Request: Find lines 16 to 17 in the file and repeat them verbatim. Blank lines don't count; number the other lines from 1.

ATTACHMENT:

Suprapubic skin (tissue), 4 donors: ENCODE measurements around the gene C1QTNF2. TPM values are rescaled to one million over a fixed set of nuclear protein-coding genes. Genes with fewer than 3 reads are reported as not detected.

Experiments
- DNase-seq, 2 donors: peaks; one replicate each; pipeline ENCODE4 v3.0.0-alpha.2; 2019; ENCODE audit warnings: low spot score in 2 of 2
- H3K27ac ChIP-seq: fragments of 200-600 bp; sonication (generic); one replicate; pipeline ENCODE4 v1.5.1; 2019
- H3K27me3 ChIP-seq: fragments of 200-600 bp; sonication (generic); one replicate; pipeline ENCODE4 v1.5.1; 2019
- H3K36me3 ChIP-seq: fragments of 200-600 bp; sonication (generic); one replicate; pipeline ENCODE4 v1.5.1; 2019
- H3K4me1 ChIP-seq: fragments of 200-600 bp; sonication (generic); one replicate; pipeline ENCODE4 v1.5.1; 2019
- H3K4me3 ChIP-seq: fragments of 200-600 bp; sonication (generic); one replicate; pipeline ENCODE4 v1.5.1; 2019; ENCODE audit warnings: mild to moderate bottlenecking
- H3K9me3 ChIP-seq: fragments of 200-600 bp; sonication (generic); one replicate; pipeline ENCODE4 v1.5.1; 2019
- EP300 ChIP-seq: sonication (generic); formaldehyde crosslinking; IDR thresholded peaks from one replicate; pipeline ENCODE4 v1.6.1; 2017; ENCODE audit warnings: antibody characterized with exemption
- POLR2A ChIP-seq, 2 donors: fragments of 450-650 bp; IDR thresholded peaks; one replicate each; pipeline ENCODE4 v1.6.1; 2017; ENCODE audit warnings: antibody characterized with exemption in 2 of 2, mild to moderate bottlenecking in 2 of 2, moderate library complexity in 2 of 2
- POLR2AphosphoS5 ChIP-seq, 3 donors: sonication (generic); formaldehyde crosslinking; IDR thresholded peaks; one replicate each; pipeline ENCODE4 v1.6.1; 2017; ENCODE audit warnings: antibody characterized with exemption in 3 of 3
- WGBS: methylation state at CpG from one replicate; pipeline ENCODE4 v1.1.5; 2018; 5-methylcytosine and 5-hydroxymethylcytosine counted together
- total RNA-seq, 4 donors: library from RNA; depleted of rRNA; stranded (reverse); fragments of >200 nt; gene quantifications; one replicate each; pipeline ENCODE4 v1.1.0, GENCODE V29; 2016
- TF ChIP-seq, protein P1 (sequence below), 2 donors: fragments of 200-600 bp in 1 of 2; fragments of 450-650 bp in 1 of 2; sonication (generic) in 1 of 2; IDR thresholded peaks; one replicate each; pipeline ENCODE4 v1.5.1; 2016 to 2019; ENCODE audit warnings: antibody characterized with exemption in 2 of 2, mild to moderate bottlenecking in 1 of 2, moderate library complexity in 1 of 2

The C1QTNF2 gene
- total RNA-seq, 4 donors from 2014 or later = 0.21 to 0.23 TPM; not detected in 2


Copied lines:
The C1QTNF2 gene
- total RNA-seq, 4 donors from 2014 or later = 0.21 to 0.23 TPM; not detected in 2